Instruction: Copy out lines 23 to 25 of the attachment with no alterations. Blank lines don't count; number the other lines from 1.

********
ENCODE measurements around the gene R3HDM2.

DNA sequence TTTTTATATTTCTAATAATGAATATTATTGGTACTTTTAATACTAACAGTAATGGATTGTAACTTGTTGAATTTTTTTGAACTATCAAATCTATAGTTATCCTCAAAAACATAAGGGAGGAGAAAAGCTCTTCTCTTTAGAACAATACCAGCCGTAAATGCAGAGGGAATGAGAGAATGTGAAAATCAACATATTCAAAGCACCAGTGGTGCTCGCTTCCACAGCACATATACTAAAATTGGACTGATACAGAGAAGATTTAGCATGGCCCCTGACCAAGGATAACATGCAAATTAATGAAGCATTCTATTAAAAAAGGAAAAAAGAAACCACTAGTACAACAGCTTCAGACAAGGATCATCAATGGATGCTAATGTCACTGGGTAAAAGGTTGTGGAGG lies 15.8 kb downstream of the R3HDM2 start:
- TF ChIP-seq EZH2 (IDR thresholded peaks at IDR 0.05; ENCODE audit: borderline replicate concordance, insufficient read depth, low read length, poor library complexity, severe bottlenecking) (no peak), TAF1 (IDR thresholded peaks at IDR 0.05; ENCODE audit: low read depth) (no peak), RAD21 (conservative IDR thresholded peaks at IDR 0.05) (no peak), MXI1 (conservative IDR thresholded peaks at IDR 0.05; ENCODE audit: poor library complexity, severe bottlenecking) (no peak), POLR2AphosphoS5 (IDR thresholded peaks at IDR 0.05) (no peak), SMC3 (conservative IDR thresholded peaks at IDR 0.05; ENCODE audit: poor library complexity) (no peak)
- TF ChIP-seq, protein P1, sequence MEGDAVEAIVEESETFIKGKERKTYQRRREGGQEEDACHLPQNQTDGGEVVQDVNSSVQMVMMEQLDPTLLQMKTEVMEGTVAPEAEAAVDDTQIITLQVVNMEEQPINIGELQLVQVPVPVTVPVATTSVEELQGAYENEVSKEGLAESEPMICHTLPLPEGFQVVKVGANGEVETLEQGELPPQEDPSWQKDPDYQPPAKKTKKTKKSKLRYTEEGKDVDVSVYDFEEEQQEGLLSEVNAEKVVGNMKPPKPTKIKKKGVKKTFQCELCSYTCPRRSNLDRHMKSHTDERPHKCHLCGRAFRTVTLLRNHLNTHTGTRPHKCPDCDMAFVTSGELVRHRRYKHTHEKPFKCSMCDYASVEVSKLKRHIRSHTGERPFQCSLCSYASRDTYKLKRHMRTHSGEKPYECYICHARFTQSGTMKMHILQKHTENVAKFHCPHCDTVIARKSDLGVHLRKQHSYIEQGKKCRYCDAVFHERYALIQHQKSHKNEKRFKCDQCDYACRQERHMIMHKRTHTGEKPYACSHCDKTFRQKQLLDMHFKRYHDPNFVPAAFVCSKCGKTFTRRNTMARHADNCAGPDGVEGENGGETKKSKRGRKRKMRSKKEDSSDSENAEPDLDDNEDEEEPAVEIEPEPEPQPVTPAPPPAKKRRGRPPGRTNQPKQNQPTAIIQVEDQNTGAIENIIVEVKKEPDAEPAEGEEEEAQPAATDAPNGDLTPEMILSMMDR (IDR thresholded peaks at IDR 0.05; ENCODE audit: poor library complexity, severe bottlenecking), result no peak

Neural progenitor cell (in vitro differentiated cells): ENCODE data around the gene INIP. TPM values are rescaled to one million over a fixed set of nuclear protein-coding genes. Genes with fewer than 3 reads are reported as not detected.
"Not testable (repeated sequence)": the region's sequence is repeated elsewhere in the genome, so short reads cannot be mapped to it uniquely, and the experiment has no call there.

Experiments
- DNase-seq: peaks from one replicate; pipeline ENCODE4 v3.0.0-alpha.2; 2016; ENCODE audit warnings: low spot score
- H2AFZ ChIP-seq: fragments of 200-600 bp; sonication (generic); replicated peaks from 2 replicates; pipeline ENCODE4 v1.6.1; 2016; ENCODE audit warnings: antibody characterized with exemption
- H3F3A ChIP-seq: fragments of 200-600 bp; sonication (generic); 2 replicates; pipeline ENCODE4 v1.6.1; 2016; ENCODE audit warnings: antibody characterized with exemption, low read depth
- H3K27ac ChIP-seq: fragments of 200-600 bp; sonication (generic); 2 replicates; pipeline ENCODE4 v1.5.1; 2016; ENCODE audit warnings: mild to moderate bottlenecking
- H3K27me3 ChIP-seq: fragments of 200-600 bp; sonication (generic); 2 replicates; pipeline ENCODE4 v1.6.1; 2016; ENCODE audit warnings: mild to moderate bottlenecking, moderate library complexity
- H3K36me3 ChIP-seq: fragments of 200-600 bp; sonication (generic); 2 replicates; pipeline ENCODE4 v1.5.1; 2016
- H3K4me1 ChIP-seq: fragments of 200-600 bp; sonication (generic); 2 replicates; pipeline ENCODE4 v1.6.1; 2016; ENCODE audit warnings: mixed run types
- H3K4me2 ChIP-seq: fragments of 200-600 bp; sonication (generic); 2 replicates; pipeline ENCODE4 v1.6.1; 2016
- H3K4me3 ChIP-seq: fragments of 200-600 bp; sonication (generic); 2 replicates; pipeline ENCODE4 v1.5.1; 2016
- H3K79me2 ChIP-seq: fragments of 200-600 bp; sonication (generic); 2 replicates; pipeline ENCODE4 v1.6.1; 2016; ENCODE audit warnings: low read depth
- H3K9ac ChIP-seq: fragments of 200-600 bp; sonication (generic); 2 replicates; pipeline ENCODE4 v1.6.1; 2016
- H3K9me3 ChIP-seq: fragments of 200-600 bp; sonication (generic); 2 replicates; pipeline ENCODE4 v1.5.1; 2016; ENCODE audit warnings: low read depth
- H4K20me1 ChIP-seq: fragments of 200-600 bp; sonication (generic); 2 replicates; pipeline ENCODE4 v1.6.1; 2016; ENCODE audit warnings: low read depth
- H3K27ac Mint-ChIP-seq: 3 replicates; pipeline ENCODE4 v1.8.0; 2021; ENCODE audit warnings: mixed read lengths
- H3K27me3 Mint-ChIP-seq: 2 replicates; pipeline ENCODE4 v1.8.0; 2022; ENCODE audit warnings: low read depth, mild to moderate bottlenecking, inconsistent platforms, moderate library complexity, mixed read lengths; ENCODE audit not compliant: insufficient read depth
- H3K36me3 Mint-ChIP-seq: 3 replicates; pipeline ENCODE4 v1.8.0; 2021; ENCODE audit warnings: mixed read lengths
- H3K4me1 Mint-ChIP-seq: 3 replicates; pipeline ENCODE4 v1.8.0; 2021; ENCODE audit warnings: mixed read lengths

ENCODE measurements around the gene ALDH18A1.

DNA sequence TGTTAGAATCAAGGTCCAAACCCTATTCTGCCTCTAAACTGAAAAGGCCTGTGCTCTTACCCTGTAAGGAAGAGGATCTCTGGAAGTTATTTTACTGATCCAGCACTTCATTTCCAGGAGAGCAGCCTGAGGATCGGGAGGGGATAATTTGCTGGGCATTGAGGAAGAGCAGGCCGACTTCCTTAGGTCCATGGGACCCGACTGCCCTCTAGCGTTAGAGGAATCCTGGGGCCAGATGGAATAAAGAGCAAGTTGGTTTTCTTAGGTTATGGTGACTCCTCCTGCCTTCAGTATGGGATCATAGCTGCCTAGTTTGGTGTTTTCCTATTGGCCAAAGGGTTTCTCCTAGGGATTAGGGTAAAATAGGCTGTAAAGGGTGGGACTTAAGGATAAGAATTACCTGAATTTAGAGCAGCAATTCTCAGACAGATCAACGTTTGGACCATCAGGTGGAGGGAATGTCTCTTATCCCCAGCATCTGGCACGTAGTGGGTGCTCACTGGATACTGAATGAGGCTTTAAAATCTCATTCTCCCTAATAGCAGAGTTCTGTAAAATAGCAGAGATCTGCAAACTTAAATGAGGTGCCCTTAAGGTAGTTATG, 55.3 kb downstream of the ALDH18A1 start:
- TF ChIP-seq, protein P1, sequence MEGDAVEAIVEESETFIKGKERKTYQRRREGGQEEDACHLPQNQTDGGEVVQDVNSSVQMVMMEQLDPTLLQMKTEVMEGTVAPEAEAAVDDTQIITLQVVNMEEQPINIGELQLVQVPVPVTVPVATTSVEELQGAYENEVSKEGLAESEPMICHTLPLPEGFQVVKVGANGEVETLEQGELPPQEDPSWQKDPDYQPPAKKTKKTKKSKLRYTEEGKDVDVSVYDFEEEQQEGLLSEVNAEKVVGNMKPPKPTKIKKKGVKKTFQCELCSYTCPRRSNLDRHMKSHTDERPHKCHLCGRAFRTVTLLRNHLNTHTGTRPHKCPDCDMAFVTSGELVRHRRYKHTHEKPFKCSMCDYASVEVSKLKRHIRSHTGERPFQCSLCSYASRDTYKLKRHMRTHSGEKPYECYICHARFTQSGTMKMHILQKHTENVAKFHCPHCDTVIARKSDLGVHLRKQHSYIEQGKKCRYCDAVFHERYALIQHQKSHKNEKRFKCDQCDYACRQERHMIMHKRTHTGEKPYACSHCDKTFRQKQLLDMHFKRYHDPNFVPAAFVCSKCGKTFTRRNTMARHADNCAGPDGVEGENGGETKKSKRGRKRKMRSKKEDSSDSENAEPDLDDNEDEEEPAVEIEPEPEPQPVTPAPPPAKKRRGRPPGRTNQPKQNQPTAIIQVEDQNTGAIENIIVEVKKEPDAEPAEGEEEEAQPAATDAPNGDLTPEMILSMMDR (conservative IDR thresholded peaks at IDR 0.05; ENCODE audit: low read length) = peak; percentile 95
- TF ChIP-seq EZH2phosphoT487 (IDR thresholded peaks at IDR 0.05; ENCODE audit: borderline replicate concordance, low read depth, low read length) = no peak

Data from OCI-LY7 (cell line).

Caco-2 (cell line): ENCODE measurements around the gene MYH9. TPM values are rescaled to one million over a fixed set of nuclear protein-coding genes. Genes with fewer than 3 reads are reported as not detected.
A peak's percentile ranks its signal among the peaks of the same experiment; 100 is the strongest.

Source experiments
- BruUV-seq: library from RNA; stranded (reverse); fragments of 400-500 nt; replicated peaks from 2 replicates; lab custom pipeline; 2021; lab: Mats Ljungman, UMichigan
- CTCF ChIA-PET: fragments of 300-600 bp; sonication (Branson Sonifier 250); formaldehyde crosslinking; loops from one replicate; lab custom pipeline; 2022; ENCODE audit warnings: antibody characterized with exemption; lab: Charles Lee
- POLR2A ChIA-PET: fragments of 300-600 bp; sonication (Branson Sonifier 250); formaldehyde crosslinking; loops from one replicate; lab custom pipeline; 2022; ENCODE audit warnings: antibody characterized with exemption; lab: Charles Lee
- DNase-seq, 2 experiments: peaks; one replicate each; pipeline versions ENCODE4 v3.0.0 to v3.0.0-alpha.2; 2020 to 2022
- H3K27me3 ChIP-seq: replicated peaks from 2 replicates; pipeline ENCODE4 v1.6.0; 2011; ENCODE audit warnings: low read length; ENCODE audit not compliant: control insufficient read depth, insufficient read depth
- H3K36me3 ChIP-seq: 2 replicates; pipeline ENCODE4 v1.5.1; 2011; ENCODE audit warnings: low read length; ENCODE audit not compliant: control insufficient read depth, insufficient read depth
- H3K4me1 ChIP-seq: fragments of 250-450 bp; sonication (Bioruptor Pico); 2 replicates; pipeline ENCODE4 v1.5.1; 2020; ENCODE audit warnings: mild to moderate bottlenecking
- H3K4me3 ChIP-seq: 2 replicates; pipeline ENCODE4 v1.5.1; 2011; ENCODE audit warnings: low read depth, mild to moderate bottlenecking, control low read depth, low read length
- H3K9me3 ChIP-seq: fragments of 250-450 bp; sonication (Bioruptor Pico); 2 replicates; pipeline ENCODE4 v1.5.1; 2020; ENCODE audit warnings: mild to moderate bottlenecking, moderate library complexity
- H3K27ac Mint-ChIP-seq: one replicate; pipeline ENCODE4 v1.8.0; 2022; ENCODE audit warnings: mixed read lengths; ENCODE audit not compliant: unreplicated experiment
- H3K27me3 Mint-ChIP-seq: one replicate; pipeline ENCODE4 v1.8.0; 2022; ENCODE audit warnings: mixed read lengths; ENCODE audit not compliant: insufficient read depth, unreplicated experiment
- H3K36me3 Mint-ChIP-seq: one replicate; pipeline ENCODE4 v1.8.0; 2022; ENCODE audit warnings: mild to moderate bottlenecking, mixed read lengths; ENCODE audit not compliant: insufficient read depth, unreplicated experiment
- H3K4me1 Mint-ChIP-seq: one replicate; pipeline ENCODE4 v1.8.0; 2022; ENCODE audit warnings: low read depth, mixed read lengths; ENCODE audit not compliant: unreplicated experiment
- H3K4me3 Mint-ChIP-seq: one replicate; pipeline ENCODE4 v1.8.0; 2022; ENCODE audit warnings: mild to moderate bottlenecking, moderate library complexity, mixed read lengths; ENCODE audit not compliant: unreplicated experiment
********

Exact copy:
- H3K36me3 Mint-ChIP-seq: 3 replicates; pipeline ENCODE4 v1.8.0; 2021; ENCODE audit warnings: mixed read lengths
- H3K4me1 Mint-ChIP-seq: 3 replicates; pipeline ENCODE4 v1.8.0; 2021; ENCODE audit warnings: mixed read lengths

ENCODE measurements around the gene ALDH18A1.